Temperance

Jane Olson

READ : 2 Peter 1:3-11

For this very reason, make every effort to supplement your faith with virtue, and

virtue with knowledge, and knowledge with self-control, and self-control with . . . love.

(vv. 5- 7)

In America, we tend to associate temperance with history lessons on the era of
Prohibition. But temperance really is just an older word for the spiritual gift of
self-control. In fact, temperance doesn’t mean prohibiting anything; it means knowing when
to say yes or no to our desires. In that way, temperance is the practical application of
prudent thinking.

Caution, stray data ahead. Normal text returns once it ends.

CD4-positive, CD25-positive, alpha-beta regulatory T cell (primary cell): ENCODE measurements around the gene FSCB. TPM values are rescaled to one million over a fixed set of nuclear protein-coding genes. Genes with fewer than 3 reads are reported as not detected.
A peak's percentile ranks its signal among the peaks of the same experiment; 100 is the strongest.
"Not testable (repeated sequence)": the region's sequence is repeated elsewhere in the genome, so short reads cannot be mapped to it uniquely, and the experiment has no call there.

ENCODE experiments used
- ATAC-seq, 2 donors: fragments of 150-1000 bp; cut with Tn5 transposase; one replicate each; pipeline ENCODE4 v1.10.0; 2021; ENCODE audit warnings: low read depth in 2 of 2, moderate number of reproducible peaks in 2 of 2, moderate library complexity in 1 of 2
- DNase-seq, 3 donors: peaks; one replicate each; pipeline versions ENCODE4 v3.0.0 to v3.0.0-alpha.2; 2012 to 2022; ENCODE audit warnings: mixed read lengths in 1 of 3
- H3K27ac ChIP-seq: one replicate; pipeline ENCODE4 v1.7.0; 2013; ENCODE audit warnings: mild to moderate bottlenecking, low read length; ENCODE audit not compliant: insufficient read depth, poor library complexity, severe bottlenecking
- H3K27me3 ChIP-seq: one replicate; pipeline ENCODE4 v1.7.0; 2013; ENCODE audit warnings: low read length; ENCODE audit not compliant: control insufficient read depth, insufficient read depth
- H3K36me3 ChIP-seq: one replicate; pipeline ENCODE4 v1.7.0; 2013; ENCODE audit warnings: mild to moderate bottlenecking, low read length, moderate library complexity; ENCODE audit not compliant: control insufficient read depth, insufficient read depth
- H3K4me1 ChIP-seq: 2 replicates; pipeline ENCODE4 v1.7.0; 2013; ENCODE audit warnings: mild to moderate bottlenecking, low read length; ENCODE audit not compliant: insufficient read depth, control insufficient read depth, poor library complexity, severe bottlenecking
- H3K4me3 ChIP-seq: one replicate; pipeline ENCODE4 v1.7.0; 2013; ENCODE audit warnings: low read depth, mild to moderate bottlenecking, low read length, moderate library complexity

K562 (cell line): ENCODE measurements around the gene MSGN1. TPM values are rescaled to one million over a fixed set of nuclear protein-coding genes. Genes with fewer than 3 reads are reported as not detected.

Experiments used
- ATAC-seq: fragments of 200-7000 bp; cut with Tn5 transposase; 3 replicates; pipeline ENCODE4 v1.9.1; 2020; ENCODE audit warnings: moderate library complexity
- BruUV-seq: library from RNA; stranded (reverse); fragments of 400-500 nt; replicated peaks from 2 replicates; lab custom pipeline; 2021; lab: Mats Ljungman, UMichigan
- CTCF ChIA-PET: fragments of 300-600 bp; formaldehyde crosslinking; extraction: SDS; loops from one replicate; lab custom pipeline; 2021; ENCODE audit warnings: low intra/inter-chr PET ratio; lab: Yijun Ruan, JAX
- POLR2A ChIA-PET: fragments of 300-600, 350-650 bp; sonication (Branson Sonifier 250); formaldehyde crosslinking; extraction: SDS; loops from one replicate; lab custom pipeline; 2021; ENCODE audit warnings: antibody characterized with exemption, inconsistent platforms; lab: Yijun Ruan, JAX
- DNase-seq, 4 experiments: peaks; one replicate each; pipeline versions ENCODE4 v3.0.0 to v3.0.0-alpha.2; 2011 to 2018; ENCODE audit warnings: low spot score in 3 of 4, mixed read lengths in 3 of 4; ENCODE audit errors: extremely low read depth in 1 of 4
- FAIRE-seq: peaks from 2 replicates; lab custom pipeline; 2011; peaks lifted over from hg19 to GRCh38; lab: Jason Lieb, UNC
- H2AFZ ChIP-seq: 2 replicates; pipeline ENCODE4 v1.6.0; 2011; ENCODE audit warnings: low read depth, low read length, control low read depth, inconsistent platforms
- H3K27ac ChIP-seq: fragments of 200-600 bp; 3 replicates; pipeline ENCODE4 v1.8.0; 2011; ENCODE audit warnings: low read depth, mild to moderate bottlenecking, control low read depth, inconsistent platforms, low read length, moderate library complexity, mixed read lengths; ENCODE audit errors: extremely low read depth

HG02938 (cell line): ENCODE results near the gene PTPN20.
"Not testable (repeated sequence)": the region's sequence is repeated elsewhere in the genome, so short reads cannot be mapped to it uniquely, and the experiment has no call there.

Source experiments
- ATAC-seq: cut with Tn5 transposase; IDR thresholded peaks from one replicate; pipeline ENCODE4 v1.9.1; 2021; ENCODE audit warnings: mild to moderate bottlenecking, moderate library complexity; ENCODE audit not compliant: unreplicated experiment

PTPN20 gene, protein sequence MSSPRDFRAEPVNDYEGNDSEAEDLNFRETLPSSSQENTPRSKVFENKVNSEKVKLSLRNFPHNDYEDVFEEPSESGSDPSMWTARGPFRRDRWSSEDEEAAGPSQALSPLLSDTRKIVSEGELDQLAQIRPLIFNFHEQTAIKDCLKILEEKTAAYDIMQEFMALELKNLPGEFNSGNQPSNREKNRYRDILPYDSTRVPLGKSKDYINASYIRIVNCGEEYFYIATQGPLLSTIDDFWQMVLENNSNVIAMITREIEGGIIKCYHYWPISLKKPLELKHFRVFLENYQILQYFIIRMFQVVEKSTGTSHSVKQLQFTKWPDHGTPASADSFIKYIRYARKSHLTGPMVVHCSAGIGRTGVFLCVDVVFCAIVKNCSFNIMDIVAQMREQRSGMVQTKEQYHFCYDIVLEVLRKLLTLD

As Christians, we affirm that the pleasures we receive from things like food and drink
are good. The problem comes when we pursue pleasure at the expense of everything else.
Then a good pleasure becomes a deadly sin.

The early church believed that temperance was an indication of spiritual maturity and
that practicing temperance led to the cultivation of other spiritual gifts, including
love. In fact, Peter tells us that self-control is a sign that we are growing in our
knowledge of Jesus Christ.

Temperance is a spiritual discipline. Those of us who struggle to control our appetites
know how much of a spiritual battle self-control can be. We are in good company. Many holy
people have struggled with temperance. St. Augustine once prayed, “Lord, give me chastity,
but not yet.”

But God does not leave us on our own. He has given us his own Spirit to keep us from
falling, and to help us when we fail.

PRAYER

Lord, by your Spirit help me gain self-control.